An inductor, a capacitor, a resistor, and an ammeter are connected in series with an AC source. The circuit is at resonance. If a soft iron bar is placed inside the inductor coil, the reading of the ammeter will a) increase, b) decrease, c) remain the same, d) equal zero.
To start on our solution, let’s draw a diagram of the circuit. In this exercise, we have a circuit with an inductor, a capacitor, and a resistor arranged in series with an AC power supply. We’re told further that the circuit is at resonance.
For an RLC circuit, like we have here, the resonant frequency, 𝑓 sub zero, is equal to one over two 𝜋 times the square root of the inductor value times the capacitor value. Given this circuit in this condition, we want to know what effect inserting an iron bar into the inductor coil will have on the current that runs throughout this circuit.
Let’s first consider the circuit current before the iron bar is inserted into the coil of the inductor. For a circuit with these components, we can write a modified version of Ohm’s law, where instead of 𝑉 equals 𝐼𝑅 we now say 𝑉 equals 𝐼 times 𝑍, where 𝑍 is the circuit impedance. Impedance is a concept that includes resistance, like we might expect, and it also includes the reactance of the inductor and the capacitor in the circuit.
The inductive reactance, 𝑋 sub 𝐿, and the capacitive reactance, 𝑋 sub 𝐶, are given in equation form, with 𝑋 sub 𝐿 being two 𝜋 times the frequency times the inductance, 𝐿, and 𝑋 sub 𝐶, the capacitive reactance, being equal to one over two 𝜋 times the frequency of the circuit multiplied by its capacitance.
When we consider 𝑋 sub 𝐿, 𝑋 sub 𝐶, and 𝑍, we’ll see something interesting happens when we apply the fact that our circuit is in resonance. Starting with 𝑋 sub 𝐿, we see it’s equal to two 𝜋 times the resonant frequency, one over two 𝜋, times the square root of 𝐿𝐶, all multiplied by 𝐿. The factors of two 𝜋 cancel out. And we’re left with a simplified expression of the square root of 𝐿 over 𝐶, where 𝐿 is the inductance of our inductor without an iron core, 𝐶 is the capacitance of our capacitor, and, as we’ll use in a bit, 𝑅 is the resistance of our resistor.
Moving on to considering 𝑋 sub 𝐶, the capacitive reactance, this is equal to one over two 𝜋 times the resonant frequency, one over two 𝜋, times the square root of 𝐿 times 𝐶, all multiplied by the capacitance, 𝐶. Once again, we see the factors of two 𝜋 cancel out. And the denominator of this fraction simplifies to the square root of 𝐶 over 𝐿, so that, overall, 𝑋 sub 𝐶 is also equal to the square root of 𝐿 over 𝐶.
Here’s why this is important that 𝑋 sub 𝐶 and 𝑋 sub 𝐿 are equal. When we go to calculate the impedance, 𝑍, of our circuit, its total resistance to the flow of current, we see that it’s equal to the square root of 𝑅 squared plus 𝑋 sub 𝐿 minus 𝑋 sub 𝐶 quantity squared. But since 𝑋 sub 𝐿 is equal to 𝑋 sub 𝐶, this term is equal to zero. This means that, at resonance, the impedance of our circuit simplifies to the resistance, 𝑅, of the circuit, that is, the value of the circuit’s resistor.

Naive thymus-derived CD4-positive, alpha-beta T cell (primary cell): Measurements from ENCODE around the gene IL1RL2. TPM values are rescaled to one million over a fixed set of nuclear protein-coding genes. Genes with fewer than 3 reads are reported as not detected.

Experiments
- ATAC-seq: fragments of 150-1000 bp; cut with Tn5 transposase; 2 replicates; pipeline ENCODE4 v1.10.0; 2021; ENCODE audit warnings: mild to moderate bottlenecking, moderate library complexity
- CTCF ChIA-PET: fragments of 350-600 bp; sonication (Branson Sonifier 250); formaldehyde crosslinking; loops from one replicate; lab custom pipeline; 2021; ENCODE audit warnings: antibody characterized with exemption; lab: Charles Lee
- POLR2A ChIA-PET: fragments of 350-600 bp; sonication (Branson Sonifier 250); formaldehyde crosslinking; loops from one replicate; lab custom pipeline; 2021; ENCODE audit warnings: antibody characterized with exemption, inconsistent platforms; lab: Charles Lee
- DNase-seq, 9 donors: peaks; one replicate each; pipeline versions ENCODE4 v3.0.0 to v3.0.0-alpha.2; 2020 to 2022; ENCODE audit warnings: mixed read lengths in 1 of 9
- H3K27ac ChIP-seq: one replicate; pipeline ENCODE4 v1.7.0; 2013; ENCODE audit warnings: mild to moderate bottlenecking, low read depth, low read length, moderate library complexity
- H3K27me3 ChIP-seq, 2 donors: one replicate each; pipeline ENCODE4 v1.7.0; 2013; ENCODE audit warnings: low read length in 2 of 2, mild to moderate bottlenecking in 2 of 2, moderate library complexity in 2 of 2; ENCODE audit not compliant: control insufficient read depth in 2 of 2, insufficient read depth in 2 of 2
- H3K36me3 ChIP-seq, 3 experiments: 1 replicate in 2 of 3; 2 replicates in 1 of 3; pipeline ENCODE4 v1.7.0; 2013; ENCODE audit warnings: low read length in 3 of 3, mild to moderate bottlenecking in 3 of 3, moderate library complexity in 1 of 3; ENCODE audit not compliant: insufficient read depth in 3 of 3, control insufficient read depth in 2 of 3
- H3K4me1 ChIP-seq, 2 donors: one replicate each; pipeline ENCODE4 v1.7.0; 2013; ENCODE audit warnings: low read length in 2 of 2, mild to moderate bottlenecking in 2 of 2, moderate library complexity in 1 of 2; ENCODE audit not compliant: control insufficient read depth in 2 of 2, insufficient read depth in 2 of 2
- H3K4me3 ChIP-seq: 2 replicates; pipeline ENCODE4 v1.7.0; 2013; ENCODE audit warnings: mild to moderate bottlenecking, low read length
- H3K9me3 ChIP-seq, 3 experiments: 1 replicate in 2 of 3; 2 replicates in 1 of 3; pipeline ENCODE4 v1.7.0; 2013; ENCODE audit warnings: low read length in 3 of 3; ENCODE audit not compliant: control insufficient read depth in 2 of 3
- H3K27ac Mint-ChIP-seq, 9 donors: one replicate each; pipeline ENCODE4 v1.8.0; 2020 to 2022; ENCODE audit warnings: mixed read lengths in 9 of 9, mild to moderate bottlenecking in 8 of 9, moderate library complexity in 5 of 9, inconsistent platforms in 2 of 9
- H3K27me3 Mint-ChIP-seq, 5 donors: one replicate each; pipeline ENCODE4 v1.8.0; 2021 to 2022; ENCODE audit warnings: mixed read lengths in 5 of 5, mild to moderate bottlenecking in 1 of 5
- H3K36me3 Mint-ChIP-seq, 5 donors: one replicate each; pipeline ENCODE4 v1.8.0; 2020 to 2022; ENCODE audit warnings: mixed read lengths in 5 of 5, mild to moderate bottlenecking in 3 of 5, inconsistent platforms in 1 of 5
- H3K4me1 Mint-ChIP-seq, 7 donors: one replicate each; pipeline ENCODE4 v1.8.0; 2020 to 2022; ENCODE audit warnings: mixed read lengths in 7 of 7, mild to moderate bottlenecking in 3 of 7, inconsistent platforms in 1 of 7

Referring back to our modified expression for Ohm’s law, we can say then that the total current running through this circuit when it’s at resonance — we’ll call this 𝐼 sub 𝑅 — is equal simply to 𝑉 over 𝑅, where 𝑉 is the average voltage supplied by our AC source.
We’ve seen how the condition of resonance in our circuit has created a special value for the impedance, 𝑍. If the frequency of our circuit were at anything other than resonance, this term 𝑋 sub 𝐿 minus 𝑋 sub
𝑍 [𝐶] may well not be zero, and then the impedance overall would grow.
In fact, if we were to create a graph showing current versus frequency in the circuit, we will see that the current experiences a peak value at the resonant frequency 𝑓 sub zero. If our frequency would shift to either side of that resonant frequency, the overall circuit current would go down.
Returning to our inductor in our circuit diagram, we now imagine taking an iron core and filling up the coil of the inductor with this cylindrical core. The question is, what effect will this core have on the overall inductance of our inductor and therefore on the overall current in the circuit?
The inductance of our inductor increases thanks to the metal core in its coil, so that the final inductance of the inductor, 𝐿 sub 𝑓, will be greater than its initial inductance when it had just an air core. Looking at our equation for resonant frequency, we see that it depends on the value of the inductor, 𝐿. Since our circuit was at resonance when our inductor had a value simply of 𝐿 before the core was inserted, that means that when we increase the value of 𝐿 by inserting a core, we move the frequency of oscillation of our circuit off of the resonant frequency, 𝑓 sub zero.
According to our chart then, the current in the circuit will fall off to either side of the maximum experienced at resonance. We can show this mathematically too by observing that when our system is not in resonance, 𝑋 sub 𝐿 and 𝑋 sub 𝐶, the inductive and capacitive reactances, respectively, no longer cancel one another out.
This means that this expression for the final current in our circuit after the core has been inserted into the inductor gives us a value of current less than the value of 𝑉 over 𝑅, because 𝐼 sub 𝑓 has a larger denominator. We see then that the overall current in our circuit will decrease after we insert an iron rod into the inductor. This is answer option b.